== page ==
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Global retailers entered 25 new markets in Q1: Accenture

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July 15, 2013

Neiman Marcus' China ecommerce site

Retailers from around the world entered 25 new markets in 22 countries during the first quarter of 2013, according to new research from Accenture.

The Accenture Globalization Index found that retailers entered a number of mature and emerging markets this quarter including Brazil, China, Chile, Columbia, Denmark, Egypt, Hungary, Malaysia, Qatar, South Africa, Thailand and others. Global retail expansion is expected to continue due to the competition retailers face in their home markets.

“The big story from the first quarter of 2013 was the increase in retailers based in emerging markets looking to globalize their business,” said Julian Allen, global retail research lead at Accenture, London.

“Globalization in retail is certainly not one-way traffic from developed to emerging markets,” he said. “These new entrants will make any market that they enter more competitive.”

The Accenture Globalization Index Q1 2013 encompasses the top 239 retailers by non-food sales, which achieved sales of $750 million in 2011. Planet Retail offered its global retail intelligence to facilitate Accenture’s analysis of market entries and the impact on global view of retail strategy.

Global expansion
The number of markets that retailers entered during the first quarter of 2013, which ran Jan. 16–April 15, increased from 17 new market entries during the previous quarter, Oct. 16, 2012 – Jan. 15.

Four of these new market entries were made by retailers going into the six key markets in Asia, which are China, Indonesia, Kazakhstan, Malaysia, Pakistan and Thailand.

Bloomingdale’s Chinese site

Furthermore, 20 percent of all market entries during the first quarter were made by retailers that are based in emerging markets, compared to no emerging market-based retailer expansion during the previous quarter.

Even though there was more expansion this quarter, foreign retailers did not expand into the United States. The report found that there were no market entries by large foreign retailers into the U.S. during the first quarter.

In addition, luxury retailers are usually the first to enter into new markets.

“Luxury retailers are often the first to enter a new market because they are catering to a small, elite group of customers who are very wealthy and want to buy luxury goods to demonstrate their status,” Mr. Allen said.

New frontiers
Many fashion marketers are now seeking new areas to open retail locations.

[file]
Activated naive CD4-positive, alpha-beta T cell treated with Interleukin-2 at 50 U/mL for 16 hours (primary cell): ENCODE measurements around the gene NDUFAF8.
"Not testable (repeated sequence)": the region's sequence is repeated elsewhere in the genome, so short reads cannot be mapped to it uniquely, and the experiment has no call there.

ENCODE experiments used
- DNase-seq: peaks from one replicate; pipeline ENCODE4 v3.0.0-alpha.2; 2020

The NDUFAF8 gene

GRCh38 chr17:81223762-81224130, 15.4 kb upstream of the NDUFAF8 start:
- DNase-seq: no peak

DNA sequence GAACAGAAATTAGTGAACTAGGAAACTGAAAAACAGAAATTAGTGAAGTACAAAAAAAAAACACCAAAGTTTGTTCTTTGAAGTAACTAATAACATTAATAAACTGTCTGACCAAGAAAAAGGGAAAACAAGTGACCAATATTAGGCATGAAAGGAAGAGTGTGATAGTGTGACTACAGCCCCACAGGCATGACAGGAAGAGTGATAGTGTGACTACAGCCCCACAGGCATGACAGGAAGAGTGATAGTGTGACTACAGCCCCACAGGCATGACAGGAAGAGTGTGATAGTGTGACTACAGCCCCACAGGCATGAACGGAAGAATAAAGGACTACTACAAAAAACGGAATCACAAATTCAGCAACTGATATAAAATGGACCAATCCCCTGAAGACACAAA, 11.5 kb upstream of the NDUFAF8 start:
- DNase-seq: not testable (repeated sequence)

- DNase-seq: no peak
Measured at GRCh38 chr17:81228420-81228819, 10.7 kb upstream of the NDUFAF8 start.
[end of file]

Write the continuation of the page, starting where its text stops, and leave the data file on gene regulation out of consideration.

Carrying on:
For instance, Kering-owned Saint Laurent Paris’ plans for a new flagship store in United Arab Emirates capital Abu Dhabi will help the French fashion house strengthen customer relationships in a market with concentrated wealth.

Thanks to China’s luxury consumption boom and 2012’s other emerging BRIC markets, fashion marketers are thinking globally in their retail strategy and tapping new markets. One area of the world that should not be ignored this year is the United Arab Emirates, which boasts prosperous cities and young, wealthy shoppers (see story).

In addition, luxury conglomerate Richemont saw a boost in sales due to its strong presence in Asian markets.

Richemont attributed its full-year sales increase to demand in China and Asia-Pacific, contributions from currencies and exchange rates and the broad growth from its brands across all regions. The conglomerate reported a 14 percent increase in annual sales to approximately $13 billion in 2012, compared to last year’s sales of $11.4 billion.

Richemont also reported that its profits for the year are up 30 percent to $2.6 billion from $2 billion in the previous year, much of which can be attributed to the sales in Asia-Pacific (see story).


Richemont-owned Cartier flagship in Hong Kong

Luxury brands tend to seek out expansion into markets where there are areas of affluent consumers.

“Luxury retailers were very early entrants into Russia and China, and now they are simply increasing their stores numbers in those countries, particularly in China,” Mr. Allen said.

“We are continuing to see luxury retailers moving into new markets wherever they see that there is a growing number of high-net-worth individuals,” he said.

Final take
Erin Shea, editorial assistant on Luxury Daily, New York 

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Erin Shea is an editorial assistant on Luxury Daily. Her beats are apparel and accessories, government, home furnishings, legal and privacy, nonprofits and retail. Reach her at erin@napean.com.

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